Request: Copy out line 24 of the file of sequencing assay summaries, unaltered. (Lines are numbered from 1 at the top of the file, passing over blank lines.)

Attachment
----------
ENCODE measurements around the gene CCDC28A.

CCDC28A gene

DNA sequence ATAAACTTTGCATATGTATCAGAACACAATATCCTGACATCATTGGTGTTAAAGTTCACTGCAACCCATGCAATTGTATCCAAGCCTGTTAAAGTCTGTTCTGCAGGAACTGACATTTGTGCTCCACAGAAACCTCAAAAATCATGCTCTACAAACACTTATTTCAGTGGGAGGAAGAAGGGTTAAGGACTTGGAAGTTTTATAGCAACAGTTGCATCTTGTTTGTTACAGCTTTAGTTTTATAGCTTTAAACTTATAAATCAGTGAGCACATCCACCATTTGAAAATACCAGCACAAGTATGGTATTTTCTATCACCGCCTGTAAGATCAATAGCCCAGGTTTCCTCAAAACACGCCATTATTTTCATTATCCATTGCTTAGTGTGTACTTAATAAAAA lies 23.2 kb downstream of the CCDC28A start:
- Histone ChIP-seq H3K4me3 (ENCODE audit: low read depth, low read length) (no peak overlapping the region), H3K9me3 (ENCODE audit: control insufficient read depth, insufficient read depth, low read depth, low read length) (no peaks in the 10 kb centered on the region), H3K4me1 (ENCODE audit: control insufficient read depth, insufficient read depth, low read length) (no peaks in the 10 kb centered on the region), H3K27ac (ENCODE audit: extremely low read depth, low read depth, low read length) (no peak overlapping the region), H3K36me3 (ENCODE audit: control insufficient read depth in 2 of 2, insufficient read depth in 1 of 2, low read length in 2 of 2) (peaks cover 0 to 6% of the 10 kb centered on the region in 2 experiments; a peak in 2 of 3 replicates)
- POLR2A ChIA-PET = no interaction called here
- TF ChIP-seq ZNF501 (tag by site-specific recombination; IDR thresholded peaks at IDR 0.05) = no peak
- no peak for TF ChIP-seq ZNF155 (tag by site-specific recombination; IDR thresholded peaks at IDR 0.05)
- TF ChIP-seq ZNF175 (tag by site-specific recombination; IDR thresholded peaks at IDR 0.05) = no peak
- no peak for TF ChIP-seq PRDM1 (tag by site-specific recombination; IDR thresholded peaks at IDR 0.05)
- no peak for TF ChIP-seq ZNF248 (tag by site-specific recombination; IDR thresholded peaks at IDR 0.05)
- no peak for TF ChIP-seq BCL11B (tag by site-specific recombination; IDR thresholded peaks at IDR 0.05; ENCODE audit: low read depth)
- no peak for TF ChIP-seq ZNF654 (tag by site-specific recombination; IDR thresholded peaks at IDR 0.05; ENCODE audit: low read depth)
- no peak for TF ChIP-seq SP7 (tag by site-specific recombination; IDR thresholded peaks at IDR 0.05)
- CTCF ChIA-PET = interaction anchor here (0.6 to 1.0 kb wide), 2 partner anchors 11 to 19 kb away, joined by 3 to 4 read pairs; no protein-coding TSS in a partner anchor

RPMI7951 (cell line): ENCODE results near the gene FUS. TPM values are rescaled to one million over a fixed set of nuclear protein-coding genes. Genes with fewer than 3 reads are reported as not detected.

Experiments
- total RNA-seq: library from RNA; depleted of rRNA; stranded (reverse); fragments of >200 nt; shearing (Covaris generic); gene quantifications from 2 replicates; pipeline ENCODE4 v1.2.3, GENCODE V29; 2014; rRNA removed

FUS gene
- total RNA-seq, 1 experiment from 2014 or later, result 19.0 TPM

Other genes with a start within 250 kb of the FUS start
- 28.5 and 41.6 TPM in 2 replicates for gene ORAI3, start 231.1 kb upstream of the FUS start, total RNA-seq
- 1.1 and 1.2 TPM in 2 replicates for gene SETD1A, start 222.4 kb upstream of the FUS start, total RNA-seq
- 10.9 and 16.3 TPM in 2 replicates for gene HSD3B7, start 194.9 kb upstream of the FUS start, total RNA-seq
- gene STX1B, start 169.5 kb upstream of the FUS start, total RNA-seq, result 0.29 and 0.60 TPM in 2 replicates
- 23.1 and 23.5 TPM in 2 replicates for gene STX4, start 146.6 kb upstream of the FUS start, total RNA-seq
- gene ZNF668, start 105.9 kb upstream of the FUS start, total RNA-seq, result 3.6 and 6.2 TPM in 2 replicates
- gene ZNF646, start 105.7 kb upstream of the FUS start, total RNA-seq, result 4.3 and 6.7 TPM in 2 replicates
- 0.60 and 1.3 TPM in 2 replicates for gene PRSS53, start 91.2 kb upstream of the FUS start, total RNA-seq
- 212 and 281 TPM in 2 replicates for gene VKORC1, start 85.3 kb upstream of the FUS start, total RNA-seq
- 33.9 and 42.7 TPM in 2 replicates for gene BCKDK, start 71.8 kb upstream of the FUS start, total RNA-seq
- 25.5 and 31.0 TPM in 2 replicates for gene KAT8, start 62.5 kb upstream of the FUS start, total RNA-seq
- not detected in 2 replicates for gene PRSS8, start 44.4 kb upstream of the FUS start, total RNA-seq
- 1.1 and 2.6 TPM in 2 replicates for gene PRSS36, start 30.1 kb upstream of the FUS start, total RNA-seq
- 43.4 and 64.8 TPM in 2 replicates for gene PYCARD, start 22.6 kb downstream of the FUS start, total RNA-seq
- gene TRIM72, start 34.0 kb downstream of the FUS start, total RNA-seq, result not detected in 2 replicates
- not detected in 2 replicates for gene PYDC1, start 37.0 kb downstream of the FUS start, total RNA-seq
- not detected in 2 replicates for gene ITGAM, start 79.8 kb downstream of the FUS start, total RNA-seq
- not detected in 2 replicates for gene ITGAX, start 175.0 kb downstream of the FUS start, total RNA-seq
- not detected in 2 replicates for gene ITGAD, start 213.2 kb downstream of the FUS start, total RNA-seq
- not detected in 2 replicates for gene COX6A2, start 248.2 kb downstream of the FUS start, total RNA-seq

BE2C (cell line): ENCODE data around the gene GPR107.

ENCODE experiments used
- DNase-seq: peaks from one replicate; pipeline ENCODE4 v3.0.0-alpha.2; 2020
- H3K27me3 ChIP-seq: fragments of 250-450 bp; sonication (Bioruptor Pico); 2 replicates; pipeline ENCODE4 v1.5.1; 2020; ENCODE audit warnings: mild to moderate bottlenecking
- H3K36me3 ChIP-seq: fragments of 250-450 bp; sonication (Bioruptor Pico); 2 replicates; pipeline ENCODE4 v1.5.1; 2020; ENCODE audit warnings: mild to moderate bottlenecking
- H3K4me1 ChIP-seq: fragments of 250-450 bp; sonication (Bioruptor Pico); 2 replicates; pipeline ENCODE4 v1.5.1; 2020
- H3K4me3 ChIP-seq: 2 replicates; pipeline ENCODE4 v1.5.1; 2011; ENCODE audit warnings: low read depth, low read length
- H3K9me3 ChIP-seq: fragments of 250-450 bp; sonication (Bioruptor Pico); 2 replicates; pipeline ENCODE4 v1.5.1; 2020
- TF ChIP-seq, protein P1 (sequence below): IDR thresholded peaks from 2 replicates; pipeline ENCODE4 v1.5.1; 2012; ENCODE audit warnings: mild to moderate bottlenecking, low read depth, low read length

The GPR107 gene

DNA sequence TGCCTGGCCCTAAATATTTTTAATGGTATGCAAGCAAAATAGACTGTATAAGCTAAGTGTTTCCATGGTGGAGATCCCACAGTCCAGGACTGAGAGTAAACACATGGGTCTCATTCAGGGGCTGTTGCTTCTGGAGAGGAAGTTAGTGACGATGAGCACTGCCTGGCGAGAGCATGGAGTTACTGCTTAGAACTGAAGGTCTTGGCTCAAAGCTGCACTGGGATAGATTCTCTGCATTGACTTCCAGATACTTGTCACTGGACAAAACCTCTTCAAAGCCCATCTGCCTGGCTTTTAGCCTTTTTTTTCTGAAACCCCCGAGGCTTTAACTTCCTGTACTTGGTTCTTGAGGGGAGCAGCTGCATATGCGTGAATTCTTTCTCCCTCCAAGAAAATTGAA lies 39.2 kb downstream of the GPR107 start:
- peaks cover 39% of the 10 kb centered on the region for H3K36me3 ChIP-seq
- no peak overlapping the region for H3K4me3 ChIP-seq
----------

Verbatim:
- gene STX1B, start 169.5 kb upstream of the FUS start, total RNA-seq, result 0.29 and 0.60 TPM in 2 replicates